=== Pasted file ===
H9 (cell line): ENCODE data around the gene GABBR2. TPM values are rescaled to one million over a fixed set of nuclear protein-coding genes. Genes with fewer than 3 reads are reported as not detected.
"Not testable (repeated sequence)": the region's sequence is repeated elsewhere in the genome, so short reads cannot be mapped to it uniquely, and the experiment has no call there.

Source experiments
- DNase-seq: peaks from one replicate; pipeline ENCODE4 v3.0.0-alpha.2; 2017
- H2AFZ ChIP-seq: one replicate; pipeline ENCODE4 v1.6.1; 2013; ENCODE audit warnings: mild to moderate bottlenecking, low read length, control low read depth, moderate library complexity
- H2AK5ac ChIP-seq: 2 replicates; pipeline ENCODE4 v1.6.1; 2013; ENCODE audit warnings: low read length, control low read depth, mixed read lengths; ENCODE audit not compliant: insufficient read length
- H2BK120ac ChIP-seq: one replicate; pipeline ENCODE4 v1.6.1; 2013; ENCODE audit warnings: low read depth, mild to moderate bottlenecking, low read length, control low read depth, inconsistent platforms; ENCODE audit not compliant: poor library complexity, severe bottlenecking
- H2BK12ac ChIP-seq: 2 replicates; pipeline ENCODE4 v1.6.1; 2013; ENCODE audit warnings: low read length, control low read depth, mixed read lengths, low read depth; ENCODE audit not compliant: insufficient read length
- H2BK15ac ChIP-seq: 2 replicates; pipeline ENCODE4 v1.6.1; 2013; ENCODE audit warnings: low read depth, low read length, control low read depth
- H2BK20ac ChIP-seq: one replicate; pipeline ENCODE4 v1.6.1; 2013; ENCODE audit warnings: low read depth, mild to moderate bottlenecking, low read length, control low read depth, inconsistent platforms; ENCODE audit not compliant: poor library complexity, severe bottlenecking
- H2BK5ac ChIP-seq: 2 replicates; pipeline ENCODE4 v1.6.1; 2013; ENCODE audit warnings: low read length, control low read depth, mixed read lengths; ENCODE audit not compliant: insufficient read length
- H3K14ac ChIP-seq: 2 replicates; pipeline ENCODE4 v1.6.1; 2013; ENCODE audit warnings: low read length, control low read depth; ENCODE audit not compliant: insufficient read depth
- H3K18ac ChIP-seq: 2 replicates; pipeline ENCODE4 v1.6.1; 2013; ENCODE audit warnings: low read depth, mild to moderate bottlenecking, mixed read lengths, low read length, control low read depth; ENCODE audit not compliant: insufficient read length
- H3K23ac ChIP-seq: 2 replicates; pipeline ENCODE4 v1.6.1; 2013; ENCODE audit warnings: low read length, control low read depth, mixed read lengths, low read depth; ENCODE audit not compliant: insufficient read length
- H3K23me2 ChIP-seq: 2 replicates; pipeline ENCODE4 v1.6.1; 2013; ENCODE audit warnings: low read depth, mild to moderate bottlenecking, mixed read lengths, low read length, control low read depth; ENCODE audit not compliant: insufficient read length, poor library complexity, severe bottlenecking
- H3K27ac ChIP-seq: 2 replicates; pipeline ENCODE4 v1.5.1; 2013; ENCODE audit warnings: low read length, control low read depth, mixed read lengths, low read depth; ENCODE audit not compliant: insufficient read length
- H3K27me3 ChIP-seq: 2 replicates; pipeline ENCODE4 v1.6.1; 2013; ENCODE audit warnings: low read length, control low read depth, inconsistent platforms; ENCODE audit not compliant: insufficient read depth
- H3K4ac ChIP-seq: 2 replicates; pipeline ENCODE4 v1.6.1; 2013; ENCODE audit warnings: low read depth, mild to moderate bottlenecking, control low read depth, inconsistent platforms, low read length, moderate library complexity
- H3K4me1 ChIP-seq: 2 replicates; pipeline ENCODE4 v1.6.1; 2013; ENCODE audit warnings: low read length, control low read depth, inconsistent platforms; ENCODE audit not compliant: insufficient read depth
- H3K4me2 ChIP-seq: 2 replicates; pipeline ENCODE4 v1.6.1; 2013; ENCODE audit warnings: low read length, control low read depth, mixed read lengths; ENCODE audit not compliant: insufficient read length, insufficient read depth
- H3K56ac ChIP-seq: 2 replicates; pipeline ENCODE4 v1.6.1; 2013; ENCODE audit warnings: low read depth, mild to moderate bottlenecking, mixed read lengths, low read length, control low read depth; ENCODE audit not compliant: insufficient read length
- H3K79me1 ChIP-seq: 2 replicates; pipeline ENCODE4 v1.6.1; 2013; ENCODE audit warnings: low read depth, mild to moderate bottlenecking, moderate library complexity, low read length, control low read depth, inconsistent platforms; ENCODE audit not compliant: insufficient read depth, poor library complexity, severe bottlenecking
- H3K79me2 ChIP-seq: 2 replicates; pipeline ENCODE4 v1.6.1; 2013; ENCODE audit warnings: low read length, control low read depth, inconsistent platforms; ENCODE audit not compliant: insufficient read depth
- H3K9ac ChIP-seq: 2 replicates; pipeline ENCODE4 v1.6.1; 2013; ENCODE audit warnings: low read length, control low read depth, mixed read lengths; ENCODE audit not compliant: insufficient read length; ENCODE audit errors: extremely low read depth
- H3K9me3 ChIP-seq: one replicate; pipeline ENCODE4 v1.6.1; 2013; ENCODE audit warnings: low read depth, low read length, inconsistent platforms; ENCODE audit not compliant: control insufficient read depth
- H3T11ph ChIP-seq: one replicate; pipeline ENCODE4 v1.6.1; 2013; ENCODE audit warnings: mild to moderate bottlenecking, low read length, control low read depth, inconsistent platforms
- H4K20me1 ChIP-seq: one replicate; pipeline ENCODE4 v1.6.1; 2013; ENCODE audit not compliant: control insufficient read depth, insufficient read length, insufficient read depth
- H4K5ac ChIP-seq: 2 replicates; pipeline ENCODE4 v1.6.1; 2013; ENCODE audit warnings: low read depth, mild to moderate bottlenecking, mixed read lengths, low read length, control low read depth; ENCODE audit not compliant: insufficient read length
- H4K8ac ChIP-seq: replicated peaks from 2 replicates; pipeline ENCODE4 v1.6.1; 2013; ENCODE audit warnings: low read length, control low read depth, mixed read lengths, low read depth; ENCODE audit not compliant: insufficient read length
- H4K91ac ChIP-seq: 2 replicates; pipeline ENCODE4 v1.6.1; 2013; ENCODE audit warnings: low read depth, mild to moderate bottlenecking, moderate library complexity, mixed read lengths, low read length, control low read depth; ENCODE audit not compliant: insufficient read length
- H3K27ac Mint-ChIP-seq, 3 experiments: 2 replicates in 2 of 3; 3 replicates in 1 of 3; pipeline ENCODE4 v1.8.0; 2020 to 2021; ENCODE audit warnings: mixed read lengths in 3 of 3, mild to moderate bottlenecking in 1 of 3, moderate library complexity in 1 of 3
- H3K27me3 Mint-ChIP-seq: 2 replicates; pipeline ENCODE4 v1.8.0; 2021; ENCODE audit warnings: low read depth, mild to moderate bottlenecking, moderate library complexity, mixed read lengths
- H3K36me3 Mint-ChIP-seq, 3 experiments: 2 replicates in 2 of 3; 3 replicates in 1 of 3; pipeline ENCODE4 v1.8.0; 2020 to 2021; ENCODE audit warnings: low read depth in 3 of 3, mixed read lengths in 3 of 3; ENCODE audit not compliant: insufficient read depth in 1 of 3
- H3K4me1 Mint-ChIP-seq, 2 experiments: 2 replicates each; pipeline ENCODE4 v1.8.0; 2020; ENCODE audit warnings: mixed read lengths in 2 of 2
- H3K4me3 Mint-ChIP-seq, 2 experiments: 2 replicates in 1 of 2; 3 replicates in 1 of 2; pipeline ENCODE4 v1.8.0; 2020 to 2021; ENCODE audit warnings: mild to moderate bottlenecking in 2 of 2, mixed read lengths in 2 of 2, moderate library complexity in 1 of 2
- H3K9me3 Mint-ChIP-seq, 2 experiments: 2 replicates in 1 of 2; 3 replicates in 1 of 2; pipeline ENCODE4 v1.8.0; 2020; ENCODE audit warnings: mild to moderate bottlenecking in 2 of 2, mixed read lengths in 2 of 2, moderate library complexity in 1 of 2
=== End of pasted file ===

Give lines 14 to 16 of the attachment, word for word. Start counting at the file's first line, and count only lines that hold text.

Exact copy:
- H3K23ac ChIP-seq: 2 replicates; pipeline ENCODE4 v1.6.1; 2013; ENCODE audit warnings: low read length, control low read depth, mixed read lengths, low read depth; ENCODE audit not compliant: insufficient read length
- H3K23me2 ChIP-seq: 2 replicates; pipeline ENCODE4 v1.6.1; 2013; ENCODE audit warnings: low read depth, mild to moderate bottlenecking, mixed read lengths, low read length, control low read depth; ENCODE audit not compliant: insufficient read length, poor library complexity, severe bottlenecking
- H3K27ac ChIP-seq: 2 replicates; pipeline ENCODE4 v1.5.1; 2013; ENCODE audit warnings: low read length, control low read depth, mixed read lengths, low read depth; ENCODE audit not compliant: insufficient read length